Bartels, Hans.

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germanyKapitän zur See

Bartels, Hans, born 05-07-1910 in Frankfurt,  was a Korvettenkapitän  with the Kriegsmarine during World War II and recipient of the Knight’s Cross of the Iron Cross . The Knight’s Cross of the Iron Cross was awarded to recognise extreme battlefield bravery or successful military leadership.

   Bartels here with General der Infantry Hermann Tittel,

Tittel, Hermann Karl Richard Eugen    Commanding General of the LXX Army Corps.

Hans Bartels joined the Reichsmarine  on 01-04-1931 and had his training at the Segelschulschiff, sailingship Niobe . With the Light Cruiser Karlsruhe he made a foreign trip from 30-11-1931 until  08-12–1932 under Kapitän zur See Erwin Wassner .. Wassner died young age 50 on 24-08-1937. Bartels was promoted to Fahnrich zur See on 01-01-1933 and from 30-09-1934 transferred  to the Line Ship Schlesien . On 01-04-1935 promoted to Leutnant zur See. Bartels was appointed as officer on the Minesweeper M 89. and on 01-10-1936 n the M 146. On 01-01-1937 promoted to Oberleutnant zur See and appointed to commander of the minesweeper M 1 on 05-03-1939.

Germany attacked Poland and as a ‘reason’ for the war, the Nazis came up with a dirty trick on August 31. A staged German attack on the (German) radio station in Gleiwitz  near the Polish border. The attack was carried out by approximately 150 German soldiers. SS men allegedly staged an attack on a German border town and a radio station. After this attack they would send a triumphant radio message in Polish. As ‘proof’, the SS would shoot dead a few drugged prisoners from the Sachsenhausen concentration camp dressed in Polish uniforms: the first cynical victims of the Second World War. Shortly before, Hitler and Stalin had agreed to conquer and destroy Poland together. In September 1939, Poland would be crushed and ‘decapitated’.

During the Poland invasion his ship operated in the Danziger Bucht  from September until October 1939. As early as 24-08-1939, M 1 and the other five boats of the First Minnesuch flotilla had fetched the 230 men of the Marinestossgruppegruppe (MSK) in Memel, and they were still on the same evening at the height of Stolpmünde on the high sea Of Schleswig-Holstein; The MSK occupied the Westerplatte on 01-09-1939.  Even before the end of the war against Poland, the Bartels, who had been promoted to captain lieutenant on 01-10-1939, was ordered to move to the North Sea with M 1. In the early morning hours of 24-02-1940, he dived in the area of the Doggerbank, where the four Danish Eskjerg Ejjam (E 92), Gerlis (E 456), Merkator (E 348) and Polaris (E 504) By rams. Bartels reported to his superiors that “for military reasons” no one was saved by the crew; 16 fishermen from neutral Denmark lost their lives.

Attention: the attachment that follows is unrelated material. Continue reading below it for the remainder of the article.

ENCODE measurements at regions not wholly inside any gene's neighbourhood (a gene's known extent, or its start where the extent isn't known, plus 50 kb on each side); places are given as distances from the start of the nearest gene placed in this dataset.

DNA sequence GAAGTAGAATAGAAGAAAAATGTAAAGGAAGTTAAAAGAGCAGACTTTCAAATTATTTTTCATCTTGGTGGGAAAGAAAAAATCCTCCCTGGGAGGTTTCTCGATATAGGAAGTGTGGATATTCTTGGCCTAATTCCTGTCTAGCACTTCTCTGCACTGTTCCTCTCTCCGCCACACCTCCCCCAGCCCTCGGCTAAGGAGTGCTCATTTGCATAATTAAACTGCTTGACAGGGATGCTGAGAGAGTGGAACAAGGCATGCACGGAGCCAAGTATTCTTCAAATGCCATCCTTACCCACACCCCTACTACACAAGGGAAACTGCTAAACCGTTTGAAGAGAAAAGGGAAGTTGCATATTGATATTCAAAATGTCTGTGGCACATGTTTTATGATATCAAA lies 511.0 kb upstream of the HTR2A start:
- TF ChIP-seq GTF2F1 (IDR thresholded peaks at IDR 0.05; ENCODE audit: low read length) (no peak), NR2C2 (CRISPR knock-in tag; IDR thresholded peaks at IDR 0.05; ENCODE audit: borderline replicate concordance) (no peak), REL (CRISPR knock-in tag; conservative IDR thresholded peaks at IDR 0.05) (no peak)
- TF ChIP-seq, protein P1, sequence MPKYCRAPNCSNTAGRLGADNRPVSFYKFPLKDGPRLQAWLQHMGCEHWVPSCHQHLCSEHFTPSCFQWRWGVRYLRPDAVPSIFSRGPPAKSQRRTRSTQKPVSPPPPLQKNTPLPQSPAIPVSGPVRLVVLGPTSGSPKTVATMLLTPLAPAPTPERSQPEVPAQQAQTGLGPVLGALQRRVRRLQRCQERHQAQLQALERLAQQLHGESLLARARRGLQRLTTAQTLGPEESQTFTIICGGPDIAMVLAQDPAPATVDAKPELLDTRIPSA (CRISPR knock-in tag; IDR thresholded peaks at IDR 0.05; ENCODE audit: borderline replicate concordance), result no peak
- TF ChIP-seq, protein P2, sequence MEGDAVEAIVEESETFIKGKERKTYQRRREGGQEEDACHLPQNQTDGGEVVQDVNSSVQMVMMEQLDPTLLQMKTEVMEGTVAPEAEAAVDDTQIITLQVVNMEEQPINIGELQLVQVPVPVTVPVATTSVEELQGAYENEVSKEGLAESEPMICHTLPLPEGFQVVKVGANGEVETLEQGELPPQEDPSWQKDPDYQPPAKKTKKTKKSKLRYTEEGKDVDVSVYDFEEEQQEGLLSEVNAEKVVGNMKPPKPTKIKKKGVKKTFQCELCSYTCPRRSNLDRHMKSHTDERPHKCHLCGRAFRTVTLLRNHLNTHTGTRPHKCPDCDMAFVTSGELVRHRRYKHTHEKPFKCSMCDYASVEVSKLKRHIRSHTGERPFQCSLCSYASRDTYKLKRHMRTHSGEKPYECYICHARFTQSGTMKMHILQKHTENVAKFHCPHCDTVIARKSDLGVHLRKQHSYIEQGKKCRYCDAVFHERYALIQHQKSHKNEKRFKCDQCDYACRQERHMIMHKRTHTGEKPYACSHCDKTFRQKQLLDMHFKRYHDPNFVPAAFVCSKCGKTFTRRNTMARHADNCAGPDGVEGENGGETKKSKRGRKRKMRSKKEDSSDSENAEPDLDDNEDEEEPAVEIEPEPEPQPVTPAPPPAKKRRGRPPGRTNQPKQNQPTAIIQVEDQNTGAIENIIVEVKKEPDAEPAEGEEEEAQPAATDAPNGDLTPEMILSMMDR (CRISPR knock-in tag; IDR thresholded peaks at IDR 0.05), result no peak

For his achievements in securing the West Norwegian fjords, Bartels was awarded the Iron Cross 1st Class on 11-05-1940, and the Knight Cross five days later. On 07-12-1942, Bartels was placed as the first officer on the destroyer Z 24, with whom he was deployed in the North Sea. On 12-08-1943, he became commander of the torpedo boat T14. On this occasion he took part in the disarmament of the Danish navy on 29-08-1943. On 01-10-1943, he was promoted to the corvette captain.

He was transferred to command the Kleinkampfverbände (small combat units) and after a training course was appointed leader of the Kleinkampf-Flottille 261 (261st Biber flotilla), operating the midget submarine Biber, in August 1944.

In March 1945, Bartels commanded a special command post (“Puma”)   of combat swimmers of the war armies of the Kriegsmarine (naval units) and frogmen of the “SS-Jagdverbund Donau” , which was to break the bridge of Remagen

 , captured by American troops on 07-03-1945. The bridge was capured by the 9th Armored Division  Major General John William Leonard of the U.S First Army  under command of General Courtney Hicks Hodges.  The first attempt on March 12 failed because the men were discovered by searchlights and then taken under fire. Since two pontoon bridges had already been put into operation on 11-03-1945, Bartels considered a second attempt to be meaningless, and Admiral Hellmuth Heye,

head of the K-units, then rejected the use of combat swimmers. The bridge finally collapsed on 17 March and 24 Americans of the 276th Engineer Battalion  lost their life, when they were repairing a truss which had been damaged when the Germans attempted to blow up the bridge…

Death and burial ground of Bartels, Hans.

   After the war ended Bartels was retained in British custody and was assigned to the German Mine Sweeping Administration, where he was killed in an accident near Rendsberg on 31-07-1945 and buried on the Garnisonsfriedhof of Rendsberg.

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